Harris, Melvin (1940– )
Contemporary British author, researcher, and radio commentator
who has investigated claimed paranormal phenomena.
His position is skeptical and has been bolstered by his own
personal detailed research. After years of teaching and lecturing,
Harris became a full-time broadcaster with BBC Radio,
presenting dozens of programs on such topics as the history of
the phonograph, unusual inventions, the telephone centenary,
magnetic recording, and the story of the bassoon. He actually
makes baroque oboes as a hobby, and the Melvin Harris Collection
of early recordings of performances on wind instruments,
at the University of Washington, Seattle, is the largest in the
He was a researcher for the television series Arthur C. Clarke’s
Mysterious World and Strange Powers, and was described by the
producer Simon Welfare as ‘‘a great detective of the supernatural.’’
His radio series Strange to Relate dealt with many classic
mysteries and bizarre events of history, and his book Sorry,
You’ve Been Duped! (1986) debunks many misconceptions about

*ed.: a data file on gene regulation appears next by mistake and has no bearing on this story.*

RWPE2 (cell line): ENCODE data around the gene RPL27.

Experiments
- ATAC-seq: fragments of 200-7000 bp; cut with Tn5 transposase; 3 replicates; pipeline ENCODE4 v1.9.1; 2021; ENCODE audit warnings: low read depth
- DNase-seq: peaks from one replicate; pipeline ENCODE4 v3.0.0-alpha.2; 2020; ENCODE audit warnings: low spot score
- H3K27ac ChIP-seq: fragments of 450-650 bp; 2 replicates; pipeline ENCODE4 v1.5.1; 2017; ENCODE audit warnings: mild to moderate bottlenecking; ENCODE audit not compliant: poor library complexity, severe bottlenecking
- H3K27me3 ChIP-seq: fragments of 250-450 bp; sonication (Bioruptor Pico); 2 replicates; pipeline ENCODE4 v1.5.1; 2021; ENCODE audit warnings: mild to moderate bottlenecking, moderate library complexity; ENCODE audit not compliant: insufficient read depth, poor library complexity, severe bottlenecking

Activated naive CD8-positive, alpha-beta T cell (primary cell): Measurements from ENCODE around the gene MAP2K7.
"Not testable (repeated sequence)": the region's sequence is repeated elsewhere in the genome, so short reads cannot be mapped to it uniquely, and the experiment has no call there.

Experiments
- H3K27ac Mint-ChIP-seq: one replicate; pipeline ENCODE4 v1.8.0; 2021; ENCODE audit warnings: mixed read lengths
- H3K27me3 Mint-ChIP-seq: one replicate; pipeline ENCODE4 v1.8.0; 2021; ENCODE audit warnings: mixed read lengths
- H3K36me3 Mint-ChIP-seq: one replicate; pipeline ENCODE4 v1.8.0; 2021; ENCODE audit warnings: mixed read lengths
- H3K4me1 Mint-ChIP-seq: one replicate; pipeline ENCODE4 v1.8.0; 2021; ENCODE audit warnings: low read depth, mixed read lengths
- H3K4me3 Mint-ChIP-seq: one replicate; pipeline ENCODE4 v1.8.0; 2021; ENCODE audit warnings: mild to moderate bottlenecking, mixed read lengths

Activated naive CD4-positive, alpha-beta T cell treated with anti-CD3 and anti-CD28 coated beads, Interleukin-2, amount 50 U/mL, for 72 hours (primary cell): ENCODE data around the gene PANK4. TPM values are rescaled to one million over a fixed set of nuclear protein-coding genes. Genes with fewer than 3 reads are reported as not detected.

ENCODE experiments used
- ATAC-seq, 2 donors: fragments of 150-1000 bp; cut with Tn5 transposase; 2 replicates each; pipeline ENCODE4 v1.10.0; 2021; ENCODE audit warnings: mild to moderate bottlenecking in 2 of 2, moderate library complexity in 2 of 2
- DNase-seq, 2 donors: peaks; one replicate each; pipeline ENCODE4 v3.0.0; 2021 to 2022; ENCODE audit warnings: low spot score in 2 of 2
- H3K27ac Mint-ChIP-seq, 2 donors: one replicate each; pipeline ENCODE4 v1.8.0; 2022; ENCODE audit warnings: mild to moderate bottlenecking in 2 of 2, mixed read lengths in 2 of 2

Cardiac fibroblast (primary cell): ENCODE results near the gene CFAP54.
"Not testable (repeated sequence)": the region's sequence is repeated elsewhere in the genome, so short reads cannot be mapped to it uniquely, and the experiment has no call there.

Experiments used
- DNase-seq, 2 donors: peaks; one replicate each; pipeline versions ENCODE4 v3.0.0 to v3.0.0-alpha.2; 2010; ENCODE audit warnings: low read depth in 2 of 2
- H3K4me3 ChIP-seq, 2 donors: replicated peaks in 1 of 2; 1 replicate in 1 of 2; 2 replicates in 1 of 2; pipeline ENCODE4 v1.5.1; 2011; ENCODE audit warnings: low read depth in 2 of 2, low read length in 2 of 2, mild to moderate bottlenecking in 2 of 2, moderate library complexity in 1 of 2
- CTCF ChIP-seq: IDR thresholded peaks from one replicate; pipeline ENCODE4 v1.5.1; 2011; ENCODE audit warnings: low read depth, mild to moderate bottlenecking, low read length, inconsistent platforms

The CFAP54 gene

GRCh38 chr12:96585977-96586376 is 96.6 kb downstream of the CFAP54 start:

such well-known mysteries as the Amityville Horror, the Bloxham
Tapes, the Angels of Mons, and mediums.
Based on scores of earlier books and articles about the celebrated
Jack the Ripper case by other writers, his own book Jack
the Ripper The Bloody Truth (1987) exposes fake documents,
doctored quotations, and falsified references on the subject.
Harris concludes, in a well-argued presentation, that the probable
identity of the Ripper was an occultist with a medical background
who committed his grisly crimes as part of a black
magic ritual. Harris claims that the Ripper was known to Theosophist
Mabel Collins and also to journalist W. T. Stead.
Harris, Melvin. Jack the Ripper The Bloody Truth. London
Columbus Books, 1987.
———. Sorry, You’ve Been Duped! London Weidenfeld and
Nicolson, 1986.